Reminisces on a Past Perfect and a Future Imperfect

Reminisces on a Past Perfect and a Future Imperfect
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By Mohammad Tuyyab Malik

I vividly remember, a few years ago while lazing around in the park near around dusk, my eyes got engrossed by the act ions of a few birds. The ambiance was that of complete silence and a gentle wind was blowing. It was very relaxing. After sometime, I heard some strange sounds by my side; some old men were talking about Kashmir’s past – the culture, the generous people and so on. Listening to them for a while they succeeded in drawing my attention towards them. From then on, the first thing that comes to my mind when I enter the same park is Kashmir of yore
Have we changed? Have we upgraded or degraded ourselves? Where is our culture and our identity? Have we lost it masked it under the name of progress (ion) and Development? Where is our Kashmiriness Where are We – the original We? Taking a deep sigh, every-time I feel the aroma of those mud houses with thatched roofs devoid of any 7-layered brass locks, were more safe, more known and more attached to the core of heart. Those all unknown brothers of the past were more of blood and trustworthy.
The selflessness, the love for all, the kinship among brethren, our world famous hospitality, trust-gaining nature, tenderness, friendly character – was what our elders has left for us. These are the traits which we have inherited from our elders, from our nature, from our Kashmir. But, today all that what used to call Kashmir is on the verge of extinction. Sooner or later , a time will come when we will lose everything. Nothing of our culture will remain. Nothing of goodness of our past will prevail. The height of misfortune has reached to the point where we are c catalysts in destroying our culture, our own name and fame. Nobody among us are concerned with the true flavour, variety and aura of Kashmir.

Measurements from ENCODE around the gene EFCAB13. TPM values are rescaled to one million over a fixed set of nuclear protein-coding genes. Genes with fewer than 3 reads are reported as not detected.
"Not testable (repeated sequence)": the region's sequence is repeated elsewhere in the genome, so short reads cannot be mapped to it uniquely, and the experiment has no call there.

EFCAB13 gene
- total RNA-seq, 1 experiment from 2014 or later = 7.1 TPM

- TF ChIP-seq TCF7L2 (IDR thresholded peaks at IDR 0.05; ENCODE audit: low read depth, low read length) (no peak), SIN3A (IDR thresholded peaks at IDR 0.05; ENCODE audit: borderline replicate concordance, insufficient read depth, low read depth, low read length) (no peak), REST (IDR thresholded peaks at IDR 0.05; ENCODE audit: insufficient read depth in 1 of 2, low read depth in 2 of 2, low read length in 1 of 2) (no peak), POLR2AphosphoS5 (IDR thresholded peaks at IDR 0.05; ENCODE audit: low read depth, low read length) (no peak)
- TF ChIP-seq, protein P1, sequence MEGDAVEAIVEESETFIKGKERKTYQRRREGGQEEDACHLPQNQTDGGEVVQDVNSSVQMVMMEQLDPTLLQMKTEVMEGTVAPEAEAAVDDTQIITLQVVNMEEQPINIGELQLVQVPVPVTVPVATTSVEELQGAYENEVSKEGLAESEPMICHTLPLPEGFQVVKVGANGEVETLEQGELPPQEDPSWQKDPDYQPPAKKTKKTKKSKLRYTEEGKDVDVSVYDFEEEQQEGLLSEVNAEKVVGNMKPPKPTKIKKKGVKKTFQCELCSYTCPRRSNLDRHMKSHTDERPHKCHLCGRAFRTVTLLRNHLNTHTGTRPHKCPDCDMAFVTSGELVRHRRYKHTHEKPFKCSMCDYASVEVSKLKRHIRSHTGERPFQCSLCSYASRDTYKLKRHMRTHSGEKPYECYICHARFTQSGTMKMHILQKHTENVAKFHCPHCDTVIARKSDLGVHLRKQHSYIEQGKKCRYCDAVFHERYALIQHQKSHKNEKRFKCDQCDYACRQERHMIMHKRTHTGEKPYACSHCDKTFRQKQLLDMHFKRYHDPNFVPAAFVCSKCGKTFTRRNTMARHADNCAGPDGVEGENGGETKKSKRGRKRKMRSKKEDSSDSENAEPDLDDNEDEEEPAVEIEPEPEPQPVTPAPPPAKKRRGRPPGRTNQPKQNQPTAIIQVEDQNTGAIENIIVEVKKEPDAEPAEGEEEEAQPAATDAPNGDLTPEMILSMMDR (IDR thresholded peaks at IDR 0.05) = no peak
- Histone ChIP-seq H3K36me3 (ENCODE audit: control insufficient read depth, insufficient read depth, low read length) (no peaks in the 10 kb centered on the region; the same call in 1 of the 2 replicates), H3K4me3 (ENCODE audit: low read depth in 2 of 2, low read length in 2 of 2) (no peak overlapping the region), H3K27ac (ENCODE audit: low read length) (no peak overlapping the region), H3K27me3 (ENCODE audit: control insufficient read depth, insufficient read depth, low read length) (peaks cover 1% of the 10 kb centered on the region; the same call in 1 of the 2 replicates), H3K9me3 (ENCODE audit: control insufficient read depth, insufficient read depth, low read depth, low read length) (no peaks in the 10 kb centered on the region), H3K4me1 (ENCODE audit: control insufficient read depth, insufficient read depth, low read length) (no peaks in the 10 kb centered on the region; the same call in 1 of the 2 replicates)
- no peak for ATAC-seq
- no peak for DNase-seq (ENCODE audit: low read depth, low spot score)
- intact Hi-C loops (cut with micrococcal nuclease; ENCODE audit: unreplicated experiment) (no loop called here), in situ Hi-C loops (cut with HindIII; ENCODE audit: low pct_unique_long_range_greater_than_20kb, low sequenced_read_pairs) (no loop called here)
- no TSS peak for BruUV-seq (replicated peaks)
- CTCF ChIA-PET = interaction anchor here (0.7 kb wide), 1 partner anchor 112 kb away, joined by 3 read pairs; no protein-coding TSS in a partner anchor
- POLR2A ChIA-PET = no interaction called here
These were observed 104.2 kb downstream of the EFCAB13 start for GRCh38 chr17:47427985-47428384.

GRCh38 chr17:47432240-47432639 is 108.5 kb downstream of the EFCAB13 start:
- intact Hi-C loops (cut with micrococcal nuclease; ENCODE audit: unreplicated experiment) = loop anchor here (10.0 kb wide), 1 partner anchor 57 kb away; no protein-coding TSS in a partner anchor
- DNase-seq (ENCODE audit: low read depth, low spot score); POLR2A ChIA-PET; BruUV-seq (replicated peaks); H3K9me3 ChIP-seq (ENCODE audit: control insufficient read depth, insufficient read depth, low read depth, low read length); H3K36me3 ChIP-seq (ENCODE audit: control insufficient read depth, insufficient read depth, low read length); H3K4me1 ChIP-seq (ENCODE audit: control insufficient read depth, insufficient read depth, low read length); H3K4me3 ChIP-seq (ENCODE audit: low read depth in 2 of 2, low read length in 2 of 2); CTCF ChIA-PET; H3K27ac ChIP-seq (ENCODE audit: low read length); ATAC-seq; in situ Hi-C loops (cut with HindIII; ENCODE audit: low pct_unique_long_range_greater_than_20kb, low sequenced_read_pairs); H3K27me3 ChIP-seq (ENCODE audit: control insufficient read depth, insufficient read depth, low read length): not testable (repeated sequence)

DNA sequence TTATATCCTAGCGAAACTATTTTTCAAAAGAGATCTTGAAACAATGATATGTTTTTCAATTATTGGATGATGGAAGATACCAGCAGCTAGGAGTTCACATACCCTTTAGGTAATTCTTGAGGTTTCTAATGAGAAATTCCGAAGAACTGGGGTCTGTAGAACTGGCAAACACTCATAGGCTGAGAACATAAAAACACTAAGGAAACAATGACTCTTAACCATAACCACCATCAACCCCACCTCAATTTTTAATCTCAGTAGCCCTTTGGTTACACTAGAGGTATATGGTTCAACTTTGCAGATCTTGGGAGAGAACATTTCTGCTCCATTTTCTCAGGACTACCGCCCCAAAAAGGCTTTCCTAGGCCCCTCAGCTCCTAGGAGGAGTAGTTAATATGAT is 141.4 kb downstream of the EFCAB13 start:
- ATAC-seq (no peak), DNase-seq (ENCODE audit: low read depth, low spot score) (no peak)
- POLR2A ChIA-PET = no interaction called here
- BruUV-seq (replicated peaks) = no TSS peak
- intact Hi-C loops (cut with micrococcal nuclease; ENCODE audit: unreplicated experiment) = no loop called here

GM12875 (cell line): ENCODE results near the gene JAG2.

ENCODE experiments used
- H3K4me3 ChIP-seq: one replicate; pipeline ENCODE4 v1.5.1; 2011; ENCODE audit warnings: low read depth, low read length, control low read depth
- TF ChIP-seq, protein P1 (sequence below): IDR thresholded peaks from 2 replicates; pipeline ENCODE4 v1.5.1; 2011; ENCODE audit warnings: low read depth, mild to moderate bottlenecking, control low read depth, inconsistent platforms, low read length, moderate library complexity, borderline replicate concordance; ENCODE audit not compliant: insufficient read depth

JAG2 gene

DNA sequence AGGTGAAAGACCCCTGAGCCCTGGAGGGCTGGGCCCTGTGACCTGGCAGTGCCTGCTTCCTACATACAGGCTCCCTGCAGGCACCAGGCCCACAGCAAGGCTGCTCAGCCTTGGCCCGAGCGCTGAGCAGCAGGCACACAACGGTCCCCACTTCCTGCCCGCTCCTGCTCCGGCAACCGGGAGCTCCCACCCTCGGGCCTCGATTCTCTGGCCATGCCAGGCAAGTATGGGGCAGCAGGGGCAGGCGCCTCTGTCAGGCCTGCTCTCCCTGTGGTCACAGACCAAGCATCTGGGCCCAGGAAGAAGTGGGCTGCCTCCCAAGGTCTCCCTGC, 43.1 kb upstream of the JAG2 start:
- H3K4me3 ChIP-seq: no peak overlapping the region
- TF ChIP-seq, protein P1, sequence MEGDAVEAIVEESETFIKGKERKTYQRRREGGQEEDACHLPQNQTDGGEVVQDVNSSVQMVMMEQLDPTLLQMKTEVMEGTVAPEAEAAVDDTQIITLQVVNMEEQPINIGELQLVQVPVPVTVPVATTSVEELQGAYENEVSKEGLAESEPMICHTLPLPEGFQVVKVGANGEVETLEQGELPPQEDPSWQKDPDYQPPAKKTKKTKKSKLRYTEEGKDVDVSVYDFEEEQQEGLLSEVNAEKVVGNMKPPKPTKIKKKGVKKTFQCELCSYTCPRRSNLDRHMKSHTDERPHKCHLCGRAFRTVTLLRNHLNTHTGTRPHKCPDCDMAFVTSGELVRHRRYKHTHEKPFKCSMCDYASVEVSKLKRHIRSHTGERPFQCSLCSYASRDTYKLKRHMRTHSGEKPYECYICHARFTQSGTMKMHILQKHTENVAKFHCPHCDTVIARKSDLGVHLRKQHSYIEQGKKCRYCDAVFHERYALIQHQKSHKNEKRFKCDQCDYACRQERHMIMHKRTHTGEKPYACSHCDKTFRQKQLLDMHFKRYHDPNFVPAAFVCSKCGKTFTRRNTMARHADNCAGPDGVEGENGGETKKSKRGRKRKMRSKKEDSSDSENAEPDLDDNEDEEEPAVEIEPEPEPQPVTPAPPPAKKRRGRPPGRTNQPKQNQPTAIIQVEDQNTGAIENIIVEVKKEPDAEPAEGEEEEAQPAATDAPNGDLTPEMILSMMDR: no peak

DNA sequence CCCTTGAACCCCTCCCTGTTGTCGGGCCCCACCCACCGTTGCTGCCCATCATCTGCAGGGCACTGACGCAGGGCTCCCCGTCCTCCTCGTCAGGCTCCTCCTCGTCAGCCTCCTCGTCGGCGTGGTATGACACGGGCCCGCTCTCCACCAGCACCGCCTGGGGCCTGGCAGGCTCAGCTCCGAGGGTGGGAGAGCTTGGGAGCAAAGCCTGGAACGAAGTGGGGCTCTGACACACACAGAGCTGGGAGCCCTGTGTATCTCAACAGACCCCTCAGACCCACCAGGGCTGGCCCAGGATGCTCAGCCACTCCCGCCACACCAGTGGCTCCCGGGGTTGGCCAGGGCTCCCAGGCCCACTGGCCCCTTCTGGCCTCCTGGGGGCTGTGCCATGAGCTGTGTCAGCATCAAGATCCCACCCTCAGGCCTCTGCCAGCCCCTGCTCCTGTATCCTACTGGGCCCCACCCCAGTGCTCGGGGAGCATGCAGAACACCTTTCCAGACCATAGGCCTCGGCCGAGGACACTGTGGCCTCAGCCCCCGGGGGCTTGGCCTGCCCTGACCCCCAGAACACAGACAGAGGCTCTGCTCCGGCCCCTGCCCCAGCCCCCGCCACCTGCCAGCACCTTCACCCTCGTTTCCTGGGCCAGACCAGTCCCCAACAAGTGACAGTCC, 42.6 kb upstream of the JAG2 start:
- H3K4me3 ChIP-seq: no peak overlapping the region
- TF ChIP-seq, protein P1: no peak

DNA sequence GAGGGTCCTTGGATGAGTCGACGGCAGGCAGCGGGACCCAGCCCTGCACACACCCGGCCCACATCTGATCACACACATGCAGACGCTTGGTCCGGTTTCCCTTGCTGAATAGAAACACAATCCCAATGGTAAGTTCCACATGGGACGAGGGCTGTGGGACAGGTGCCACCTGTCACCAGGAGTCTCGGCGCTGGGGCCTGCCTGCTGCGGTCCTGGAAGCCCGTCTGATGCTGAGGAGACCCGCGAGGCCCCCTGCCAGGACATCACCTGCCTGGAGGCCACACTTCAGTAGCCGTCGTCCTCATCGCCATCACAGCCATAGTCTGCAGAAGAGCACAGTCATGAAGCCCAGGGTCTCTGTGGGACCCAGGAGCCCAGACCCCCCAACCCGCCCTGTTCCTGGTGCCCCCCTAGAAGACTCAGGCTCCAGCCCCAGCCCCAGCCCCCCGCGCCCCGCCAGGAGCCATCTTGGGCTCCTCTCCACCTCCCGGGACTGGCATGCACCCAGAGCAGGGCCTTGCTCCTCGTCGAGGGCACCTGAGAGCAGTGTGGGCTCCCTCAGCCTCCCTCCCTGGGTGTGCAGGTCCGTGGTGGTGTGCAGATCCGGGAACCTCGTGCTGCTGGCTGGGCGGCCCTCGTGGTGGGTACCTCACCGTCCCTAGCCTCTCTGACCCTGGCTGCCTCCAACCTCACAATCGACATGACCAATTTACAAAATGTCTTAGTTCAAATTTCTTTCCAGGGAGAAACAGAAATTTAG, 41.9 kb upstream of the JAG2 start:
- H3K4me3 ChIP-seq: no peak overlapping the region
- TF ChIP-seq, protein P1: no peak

It is said that language of a place is the barometer of its culture. Our Kashmiri language is crumbling down and continuously losing the taste of its sweet flavour. Now, only its blended form can be seen here and there. The rate, at which it is deliberately obliterated from all the sections of society, is such that, within a decade or two, it will completely perish. The most saddening truth is that today the time has arrived when we feel ashamed of speaking Kashmiri. How ill our mindset is? Speaking our mother tongue gives us a sense of backwardness.
In the remote past, we had an active relationship with the rest of world via trade and travelling, that our forefathers carried on their own. Today, should we feel happy for our ancestors who were the world famous artisans; who were the players of world famous trade route – silk route, which was not merely confined to trade but also incorporated, a never ending river of knowledge and the art of learning? Or should we feel sad for ourselves who have lost it to the name of development?
We seem to be losing our heritage and ignoring our past. But truly we have nothing concrete which can justify this loss.
Where is that ever-glowing and ever-growing goodness of our culture? Why has it all come to a stand-still? What actually caused it? Who is responsible? The answer perhaps lies within the framework of our culture that we have adapted.

—The author is a student at the Department of Legal Studies, Central University of Kashmir. He can be reached at:

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